1st Edition

Artificial Neural Networks in Cancer Diagnosis, Prognosis, and Patient Management

Edited By R. N. G. Naguib, G. V. Sherbet Copyright 2001
    216 Pages
    by CRC Press

    214 Pages
    by CRC Press

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    The potential value of artificial neural networks (ANN) as a predictor of malignancy has begun to receive increased recognition. Research and case studies can be found scattered throughout a multitude of journals. Artificial Neural Networks in Cancer Diagnosis, Prognosis, and Patient Management brings together the work of top researchers - primarily clinicians - who present the results of their state-of-the-art work with ANNs as applied to nearly all major areas of cancer for diagnosis, prognosis, and management of the disease.

    The book introduces the theory of neural networks and the method of their application in oncology. It is not an exercise in ANN research, but the presentation of a new technique for diagnosing and determining the treatment of cancers. The authors have included almost all cancers for which there exist ANN applications. When the data available is ill-defined and the development of an algorithmic solution difficult, neural networks provide a non-linear approach which helps sift through the maze of information and arrive at a reasonable solution.

    Highly interdisciplinary in nature, this book provides comprehensive coverage of the most important materials relating to the applications of ANNs in the cancer field. With contributions from prominent research centers worldwide, it serves as an introduction to how neural networks can be used for accurate prediction or diagnosis and shows why neural networks are more accurate. Artificial Neural Networks in Cancer Diagnosis, Prognosis, and Patient Management gives you an understanding of this new tool, its applications, and when it should be used.

    Introduction to Artificial Networks and Their Use in Cancer Diagnosis, Prognosis, and Patient Management. Analysis of Molecular Prognostic Factors in Breast Cancer by Artificial Neural Networks. Artificial Neural Approach to Analysing the Prognostic Significance of DNA Ploidy and Cell Cycle Distribution of Breast Cancer Aspirate Cells. Neural Networks for the Estimation of Prognosis in Lung Cancer. The Use of a Genetic Algorithm Neural Network (GANN) for Prognosis in Surgically Treated Non-Small Cell Lung Cancer (NSCLC). The Use of Machine Learning in Screening for Oral Cancer. Outcome Prediction of Oesophago-Gastric Cancer Using Neural Analysis of Pre- and Post-Operative Parameters. Artificial Neural Networks in Urologic Oncology. Neural Networks in Urologic Oncology. Comparison of a Neural Network with High Sensitivity and Specificity to Free/Total Serum PSA for Diagnosing Prostate Cancer in Men with PSA. Artificial Neural Networks and Prognosis in Prostate Cancer. Comparison Between Urologists and Artificial Neural Networks in Bladder Cancer Outcome Prediction. A Probabilistic Neural Network Framework for Detection of Malignant Melanoma.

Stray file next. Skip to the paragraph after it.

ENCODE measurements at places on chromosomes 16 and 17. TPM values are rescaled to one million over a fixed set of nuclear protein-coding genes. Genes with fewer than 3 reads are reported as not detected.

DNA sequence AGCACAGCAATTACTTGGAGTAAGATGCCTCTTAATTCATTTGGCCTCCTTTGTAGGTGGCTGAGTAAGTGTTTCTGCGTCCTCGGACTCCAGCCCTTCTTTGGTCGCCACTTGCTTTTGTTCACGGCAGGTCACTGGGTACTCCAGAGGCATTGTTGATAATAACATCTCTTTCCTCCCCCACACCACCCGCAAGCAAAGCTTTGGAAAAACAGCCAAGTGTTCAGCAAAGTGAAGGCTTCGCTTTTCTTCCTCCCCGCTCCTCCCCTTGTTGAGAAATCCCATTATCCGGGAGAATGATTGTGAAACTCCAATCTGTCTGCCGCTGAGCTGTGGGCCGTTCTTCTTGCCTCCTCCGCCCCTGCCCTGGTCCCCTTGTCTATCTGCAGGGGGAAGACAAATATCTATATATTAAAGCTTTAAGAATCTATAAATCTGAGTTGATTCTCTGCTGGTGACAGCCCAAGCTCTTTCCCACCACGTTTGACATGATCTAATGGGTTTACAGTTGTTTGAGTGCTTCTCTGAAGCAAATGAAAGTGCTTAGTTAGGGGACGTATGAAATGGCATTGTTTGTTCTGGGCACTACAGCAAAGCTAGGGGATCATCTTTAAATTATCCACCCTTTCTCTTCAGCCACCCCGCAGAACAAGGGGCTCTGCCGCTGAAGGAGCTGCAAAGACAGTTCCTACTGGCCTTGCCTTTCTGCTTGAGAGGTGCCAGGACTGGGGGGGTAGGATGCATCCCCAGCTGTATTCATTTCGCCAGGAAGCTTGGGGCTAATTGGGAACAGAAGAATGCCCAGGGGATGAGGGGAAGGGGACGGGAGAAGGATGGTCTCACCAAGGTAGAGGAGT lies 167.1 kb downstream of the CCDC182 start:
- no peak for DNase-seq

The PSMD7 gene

Raouf Naguib, Ph.D., is Professor of Biomedical Computing in the School of Mathematical and Information Sciences, Coventry University, England, where he also leads the Biomedical Computing Research Group. Prior to this appointment, he was a Lecturer at the University of Newcastle upon Tyne, England. Professor Naguib received the degrees of Ph.D., M.Sc. (with distinction), and D.I.C. from Imperial College of Science, Technology and Medicine, University of London, England, and the B.Sc. degree from Cairo University, Egypt. In 1995–1996 he was awarded the Fulbright Cancer Fellowship to pursue his research at the University of Hawaii in Mãnoa on the applications of artificial neural networks in breast cancer diagnosis and prognosis. Professor Naguib is a Chartered Engineer and a member of the Institution of Electrical Engineers (IEE), the Institute of Physics and Engineering in Medicine (IPEM), the American Association for Cancer Research (AACR), and a Senior Member of the Institute of Electrical and Electronics Engineers (IEEE). He is the representative of IEEE Engineering in Medicine and Biology Society (EMBS) to the European Society for Engineering and Medicine, and the IEEE-USA Committee on Communications and Information Policy. He is also a Special Area Editor for the IEEE Transactions on Information Technology in Biomedicine. Professor Naguib has worked extensively on the applications of artificial neural networks in the field of clinical oncology. This work was also combined with studies on image processing, image cytometry and the stratification of significant conventional and experimental prognostic markers in a variety of cancers. His current interests lie in the applications of evolutionary computational models, fuzzy logic, genetic algorithms and parallel image processing methodologies to cancer diagnosis, prognosis and disease management. He also has a special interest in content-based image retrieval and human form perception for histopathological identifi